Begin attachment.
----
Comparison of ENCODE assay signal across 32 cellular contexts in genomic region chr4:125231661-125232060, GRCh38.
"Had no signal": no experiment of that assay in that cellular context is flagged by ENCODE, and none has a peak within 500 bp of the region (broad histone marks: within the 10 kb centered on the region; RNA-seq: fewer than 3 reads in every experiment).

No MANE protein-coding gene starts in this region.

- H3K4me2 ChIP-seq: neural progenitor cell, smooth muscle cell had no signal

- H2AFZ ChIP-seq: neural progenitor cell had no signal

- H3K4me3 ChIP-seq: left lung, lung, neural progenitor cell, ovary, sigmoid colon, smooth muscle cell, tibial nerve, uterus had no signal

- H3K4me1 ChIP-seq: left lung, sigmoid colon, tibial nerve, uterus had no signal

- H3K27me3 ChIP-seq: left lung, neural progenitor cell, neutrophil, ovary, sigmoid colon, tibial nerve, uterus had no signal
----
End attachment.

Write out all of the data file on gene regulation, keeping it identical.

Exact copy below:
Comparison of ENCODE assay signal across 32 cellular contexts in genomic region chr4:125231661-125232060, GRCh38.
"Had no signal": no experiment of that assay in that cellular context is flagged by ENCODE, and none has a peak within 500 bp of the region (broad histone marks: within the 10 kb centered on the region; RNA-seq: fewer than 3 reads in every experiment).

No MANE protein-coding gene starts in this region.

- H3K4me2 ChIP-seq: neural progenitor cell, smooth muscle cell had no signal

- H2AFZ ChIP-seq: neural progenitor cell had no signal

- H3K4me3 ChIP-seq: left lung, lung, neural progenitor cell, ovary, sigmoid colon, smooth muscle cell, tibial nerve, uterus had no signal

- H3K4me1 ChIP-seq: left lung, sigmoid colon, tibial nerve, uterus had no signal

- H3K27me3 ChIP-seq: left lung, neural progenitor cell, neutrophil, ovary, sigmoid colon, tibial nerve, uterus had no signal